It’s my first year eating a heritage breed, pasture raised turkey for Thanksgiving.
My turkey was raised outside on grass in Colton, Oregon, about 35 miles southeast of where I live in Portland. It ate organic feed without antibiotics or growth hormones for 10 months before it was slaughtered at Scio Poultry Processing in Scio, Oregon. And according to its farmer, Kendra Kimbirauskas, my turkey was loved.
It was also, according to Oregon State University Extension Service poultry specialist Jim Hermes, a representative sample of the only turkeys grown in Oregon since the commercial turkey industry left the state in the mid-1990s.
“For local turkeys, that’s all you’re going to find here in Oregon,” said Hermes. “It’s mainly the organic, heritage types, and mainly for the holidays. It’s very seasonal. Most people don’t roast a turkey at any time of the year other than the holidays.”
This is the second year Kimbirauskas has been raising turkeys. She raised 50 birds last year and 100 this year. Next year she’s aiming for 200.
It takes about 10 months to raise her turkeys, all of which are threatened or endangered breeds according to the American Livestock Conservancy.
“What has happened with industrialization is companies that control food have changed the genetics of the animal to fit into their system,” said Kimbirauskas.
“If you were to go to a supermarket and buy your mainstream turkey, you’re buying a bird that cannot reproduce naturally. It’s been a bird that’s been selectively bred over generation so it gets big quickly. It doesn’t want to move around. It wants to sit in one place and get fat.”
In contrast, the heritage breed turkeys are bred to live outside, she said. Her birds roost in the Douglas fir trees on her farm, not in a warehouse.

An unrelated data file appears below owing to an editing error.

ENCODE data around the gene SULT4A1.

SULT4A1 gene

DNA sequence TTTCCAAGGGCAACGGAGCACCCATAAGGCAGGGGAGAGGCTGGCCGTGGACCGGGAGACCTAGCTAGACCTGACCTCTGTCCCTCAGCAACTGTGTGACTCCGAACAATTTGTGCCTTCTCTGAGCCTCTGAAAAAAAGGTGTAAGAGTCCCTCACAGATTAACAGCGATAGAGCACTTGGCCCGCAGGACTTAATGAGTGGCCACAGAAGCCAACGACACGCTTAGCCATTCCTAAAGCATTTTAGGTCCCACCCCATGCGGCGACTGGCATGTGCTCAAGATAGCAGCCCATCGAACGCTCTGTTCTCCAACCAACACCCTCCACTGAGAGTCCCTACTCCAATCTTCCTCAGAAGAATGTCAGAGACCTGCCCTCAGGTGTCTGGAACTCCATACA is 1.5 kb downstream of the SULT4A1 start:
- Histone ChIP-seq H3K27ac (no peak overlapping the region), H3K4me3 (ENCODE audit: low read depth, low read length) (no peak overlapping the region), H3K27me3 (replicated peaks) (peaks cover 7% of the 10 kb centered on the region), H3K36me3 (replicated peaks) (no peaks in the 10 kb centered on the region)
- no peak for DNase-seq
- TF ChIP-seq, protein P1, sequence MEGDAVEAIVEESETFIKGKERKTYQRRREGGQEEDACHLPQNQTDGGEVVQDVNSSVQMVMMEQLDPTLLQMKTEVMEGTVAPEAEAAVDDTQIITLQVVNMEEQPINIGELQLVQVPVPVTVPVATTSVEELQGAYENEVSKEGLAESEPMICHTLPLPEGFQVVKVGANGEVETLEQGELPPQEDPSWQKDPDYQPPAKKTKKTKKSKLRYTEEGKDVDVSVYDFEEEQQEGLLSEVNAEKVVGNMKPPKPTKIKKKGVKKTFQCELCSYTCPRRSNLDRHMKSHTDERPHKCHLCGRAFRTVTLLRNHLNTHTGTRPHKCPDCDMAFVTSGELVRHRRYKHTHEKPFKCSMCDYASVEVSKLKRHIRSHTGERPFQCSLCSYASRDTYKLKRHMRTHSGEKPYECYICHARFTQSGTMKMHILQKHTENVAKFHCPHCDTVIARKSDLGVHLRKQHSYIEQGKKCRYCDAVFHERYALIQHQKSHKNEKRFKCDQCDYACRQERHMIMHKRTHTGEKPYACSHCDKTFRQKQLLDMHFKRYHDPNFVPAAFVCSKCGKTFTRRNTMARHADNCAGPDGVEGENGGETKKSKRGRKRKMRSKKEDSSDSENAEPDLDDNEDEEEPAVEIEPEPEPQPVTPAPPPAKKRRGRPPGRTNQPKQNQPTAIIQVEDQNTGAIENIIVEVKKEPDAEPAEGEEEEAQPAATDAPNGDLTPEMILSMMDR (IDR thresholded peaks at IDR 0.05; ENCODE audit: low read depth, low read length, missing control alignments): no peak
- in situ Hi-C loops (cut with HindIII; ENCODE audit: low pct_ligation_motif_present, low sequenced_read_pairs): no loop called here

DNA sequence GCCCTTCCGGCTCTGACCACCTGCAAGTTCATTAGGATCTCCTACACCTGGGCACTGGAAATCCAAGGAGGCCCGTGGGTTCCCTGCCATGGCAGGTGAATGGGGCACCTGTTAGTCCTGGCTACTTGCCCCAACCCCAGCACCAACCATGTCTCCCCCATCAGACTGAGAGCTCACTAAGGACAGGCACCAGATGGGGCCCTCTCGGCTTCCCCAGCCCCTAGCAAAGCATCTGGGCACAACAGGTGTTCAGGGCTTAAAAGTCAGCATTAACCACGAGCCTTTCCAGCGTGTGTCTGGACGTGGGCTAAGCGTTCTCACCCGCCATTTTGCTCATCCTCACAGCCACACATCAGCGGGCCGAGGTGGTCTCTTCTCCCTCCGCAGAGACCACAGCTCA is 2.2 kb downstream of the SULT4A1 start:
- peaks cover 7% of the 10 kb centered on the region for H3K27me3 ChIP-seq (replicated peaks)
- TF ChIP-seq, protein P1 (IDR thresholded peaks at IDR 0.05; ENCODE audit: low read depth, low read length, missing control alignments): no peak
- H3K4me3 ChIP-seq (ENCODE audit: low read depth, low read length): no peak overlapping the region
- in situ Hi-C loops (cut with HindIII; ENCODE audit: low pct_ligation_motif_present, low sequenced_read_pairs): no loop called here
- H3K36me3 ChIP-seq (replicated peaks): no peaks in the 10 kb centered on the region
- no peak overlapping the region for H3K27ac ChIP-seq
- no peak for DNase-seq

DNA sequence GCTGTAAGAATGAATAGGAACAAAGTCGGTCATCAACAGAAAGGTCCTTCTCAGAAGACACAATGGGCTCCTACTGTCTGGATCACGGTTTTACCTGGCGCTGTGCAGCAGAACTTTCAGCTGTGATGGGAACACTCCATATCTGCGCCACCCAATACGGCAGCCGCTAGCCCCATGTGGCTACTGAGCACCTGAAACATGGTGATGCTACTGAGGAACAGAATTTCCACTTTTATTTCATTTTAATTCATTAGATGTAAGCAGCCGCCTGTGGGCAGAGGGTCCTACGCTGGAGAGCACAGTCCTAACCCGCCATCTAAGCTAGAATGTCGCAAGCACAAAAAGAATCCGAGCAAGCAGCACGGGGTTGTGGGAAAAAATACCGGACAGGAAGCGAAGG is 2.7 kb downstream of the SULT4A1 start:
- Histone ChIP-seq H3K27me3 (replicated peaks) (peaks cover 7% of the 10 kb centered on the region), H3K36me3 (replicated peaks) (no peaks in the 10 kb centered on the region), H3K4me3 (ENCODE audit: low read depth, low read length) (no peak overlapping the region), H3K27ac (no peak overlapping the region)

“They want to run around and eat grasshoppers and butterflies,” Kimbirauskas said. “They’re comfortable being outside. Your modern industrial turkey would probably have a hard time surviving in an outdoor environment.”
Because her turkeys aren’t fed antibiotics and they’re not cooped up inside, their waste poses less of a threat to nearby waterways, she said.
“It’s really important to me that I walk my talk,” she said. “That I raise animals in a way that respects the animals, that isn’t invasive to the community and doesn’t harm the environment. We want people to know that our animals are cared for and loved.”
The farm doesn’t have official certifications, though it has applied to be Animal Welfare Approved.
Kimbirauskas said her biggest challenge is protecting the turkeys from predators.
“Turkeys require daily maintenance,” she said. “Every morning, every night, we go out and make sure they’re well and healthy and happy. That’s not necessarily something you find with other turkey growers. In these large companies that raise so many turkeys at any given time, it’s hard for any turkey to have individual attention.”
The cost of the average turkey this year costs around $1.30 a pound. Mine cost $5 a pound. That’s a pretty big difference.
“It costs more, but you’re also paying for better feed, labor, the quality of the bird,” said Kimbirauskas.
The birds also have a happier life, she said.
“We really love the turkeys,” she said. ” You can’t help but laugh when you hear a bunch of turkeys gobbling and then the turkeys will respond to you laughing and they’ll gobble some more and it’s this cycle between humans and birds.”
Kimbirauskas said because her turkeys live outside, move around a lot and eat things like bugs and grass, their meat has more texture and, some say, better flavor than other turkeys. I put my turkey in the oven about an hour ago. So, we’ll see about that…